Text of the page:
Wednesday, January 14, 2009
I like this guy -- he called me after his dinner ended at 11PM his time. It seems his assistant / clinician MAY have overstated things.
My chromosome 1 abnormality is not a good sign. But it's not definitive. Their proprietary gene array analysis will need to be done to determine what is going on.
But he did say that he thought my regularly scheduled appointment on the 25th would be soon enough. In other words, I have next week to spend with family and friends.
So I am back, albeit somewhat shaken by the process, to believing that I will be in the low-risk group. I have too many otherwise positive markers. So until they prove to me that my gene array analysis definitively puts me in the high risk category, I'll go on believing I am low risk.
If I *am* deemed high risk, and his protocol can't help me, then I will go with KA's suggested regimen (which is consistent with what City of Hope and Dr. SH would do) which would be Velcade, Revlimid and Dex during induction, followed by a single autologous transplant, followed by maintenance on Revlimid. Followed by finger crossing to make sure more drugs come out.
What a day...ugh.
Had a 2002 Quilceda Creek (100 points in Parker). Delicious. Moving on to a 2000 Chateau Pavie (100 points in Parker as well). It's a two bottle evening. The liver can wait!
Probably very bad news, actually.
I received word from BB's office that based on my chromosome 1 abnormality, which most people do not associate with high risk, that I *am* high risk. They use a more robust analysis of genes and chromosomes than elsewhere. The historical markers of risk -- chromosome 13 deletion and 4;14 translocation, neither of which I have -- haven't been used in more than 2 years in BB's offices because they were proved in multivariate analysis to not be useful factors. In other words, because they have enough data at BB's shop (since he sees more people than anybody in the world) they can run more complicated statistical analyses of what types of this cancer are worse than others.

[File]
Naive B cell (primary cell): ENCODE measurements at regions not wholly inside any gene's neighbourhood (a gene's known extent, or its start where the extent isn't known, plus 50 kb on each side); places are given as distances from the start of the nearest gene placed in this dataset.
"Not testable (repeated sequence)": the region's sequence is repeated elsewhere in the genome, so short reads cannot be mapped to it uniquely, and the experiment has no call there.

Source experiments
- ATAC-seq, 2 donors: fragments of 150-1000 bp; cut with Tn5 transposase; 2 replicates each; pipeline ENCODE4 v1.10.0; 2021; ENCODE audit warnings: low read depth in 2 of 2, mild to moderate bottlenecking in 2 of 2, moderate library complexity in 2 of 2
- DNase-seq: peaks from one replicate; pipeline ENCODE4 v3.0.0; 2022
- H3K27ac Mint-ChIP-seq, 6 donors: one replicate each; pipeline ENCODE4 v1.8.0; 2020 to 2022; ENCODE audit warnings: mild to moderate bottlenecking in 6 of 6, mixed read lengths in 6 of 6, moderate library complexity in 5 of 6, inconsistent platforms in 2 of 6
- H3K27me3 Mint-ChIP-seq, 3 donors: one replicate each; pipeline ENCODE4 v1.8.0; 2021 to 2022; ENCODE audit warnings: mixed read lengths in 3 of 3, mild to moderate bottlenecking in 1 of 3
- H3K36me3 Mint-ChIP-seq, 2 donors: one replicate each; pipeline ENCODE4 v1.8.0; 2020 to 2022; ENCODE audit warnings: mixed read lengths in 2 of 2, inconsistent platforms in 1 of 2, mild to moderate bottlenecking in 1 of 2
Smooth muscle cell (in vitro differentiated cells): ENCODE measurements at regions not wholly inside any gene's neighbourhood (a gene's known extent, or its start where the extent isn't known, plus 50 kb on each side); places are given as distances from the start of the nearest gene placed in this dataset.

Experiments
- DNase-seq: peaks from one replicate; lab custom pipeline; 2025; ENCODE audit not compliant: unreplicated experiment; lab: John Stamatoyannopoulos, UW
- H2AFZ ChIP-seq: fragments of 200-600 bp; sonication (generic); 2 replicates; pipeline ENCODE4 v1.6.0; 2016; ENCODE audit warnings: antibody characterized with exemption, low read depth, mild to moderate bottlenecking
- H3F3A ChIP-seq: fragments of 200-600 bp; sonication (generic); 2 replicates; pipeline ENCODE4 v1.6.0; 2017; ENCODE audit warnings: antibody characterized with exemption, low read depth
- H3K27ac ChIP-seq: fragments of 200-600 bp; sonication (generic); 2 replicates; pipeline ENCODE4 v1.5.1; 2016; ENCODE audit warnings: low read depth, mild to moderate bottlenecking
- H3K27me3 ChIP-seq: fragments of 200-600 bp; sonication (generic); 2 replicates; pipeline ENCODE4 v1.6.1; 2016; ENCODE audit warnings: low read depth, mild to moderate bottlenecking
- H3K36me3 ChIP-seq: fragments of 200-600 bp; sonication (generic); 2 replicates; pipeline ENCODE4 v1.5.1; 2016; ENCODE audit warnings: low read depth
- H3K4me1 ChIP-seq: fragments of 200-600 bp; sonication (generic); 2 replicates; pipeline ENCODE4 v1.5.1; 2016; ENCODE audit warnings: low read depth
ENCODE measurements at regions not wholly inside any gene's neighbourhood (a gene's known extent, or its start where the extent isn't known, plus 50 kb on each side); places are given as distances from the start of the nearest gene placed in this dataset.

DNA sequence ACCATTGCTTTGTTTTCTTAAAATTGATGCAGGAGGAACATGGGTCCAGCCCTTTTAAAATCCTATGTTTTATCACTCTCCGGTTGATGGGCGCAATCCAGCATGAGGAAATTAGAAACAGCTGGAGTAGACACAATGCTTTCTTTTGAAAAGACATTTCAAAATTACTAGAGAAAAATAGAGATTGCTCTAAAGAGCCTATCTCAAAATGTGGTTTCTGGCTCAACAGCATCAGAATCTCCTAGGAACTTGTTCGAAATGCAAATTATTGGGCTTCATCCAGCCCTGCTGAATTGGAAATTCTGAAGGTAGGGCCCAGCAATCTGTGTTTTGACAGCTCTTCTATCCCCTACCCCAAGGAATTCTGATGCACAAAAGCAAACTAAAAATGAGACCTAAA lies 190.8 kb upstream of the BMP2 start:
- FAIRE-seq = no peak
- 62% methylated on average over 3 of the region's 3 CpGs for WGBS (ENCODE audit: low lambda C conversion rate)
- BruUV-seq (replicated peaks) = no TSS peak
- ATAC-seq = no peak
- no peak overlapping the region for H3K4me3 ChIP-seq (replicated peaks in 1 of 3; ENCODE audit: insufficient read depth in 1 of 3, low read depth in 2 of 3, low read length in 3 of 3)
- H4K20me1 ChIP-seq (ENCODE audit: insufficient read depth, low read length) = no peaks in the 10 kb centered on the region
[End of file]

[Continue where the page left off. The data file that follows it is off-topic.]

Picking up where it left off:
They believe I am high risk.
What does this mean? Well, a couple of things.
1. I will not benefit from their treatment. In contrast to low-risk MM, where people who go through BB's protocol have a 50-60% chance of being cured and 85% are still alive 4 years after diagnosis, with HIGH-risk MM, only 25% are still alive after 4 years...and there is no "plateau" that suggests a cure. So 25% are alive after 4 years, 20% after 5, etc. with nobody beating it. In BB's own words in his presentation "The Myth of Incurability" (which evidently only applies to low-risk cases), he writes "The outcome is still dismal for high-risk MM."
2. I can't even wait two weeks to be seen. I think I will have to go next week.
The one thing I am wondering is all they are going off is my chromosome writeup from City of Hope, which noted that I have a chromosome 1 abnormality which is present in about 15% of people. If that was the ONLY thing that separated low- from high-risk, then they wouldn't need to look at the rest of the genes.
I'm hoping that's the case. But for the first time since my initial diagnosis, I'm scared to death.
BB's clinician is at dinner now but should be calling soon. I may post another update tonight.
Today had been a good day -- I was upbeat, I was joking with my brothers this morning, and I received a very nice note from a person whose husband is battling a brain tumor, who said this blog was uplifting. I'm glad it can be...I hope it remains that way consistently.
Right now, there are no guarantees.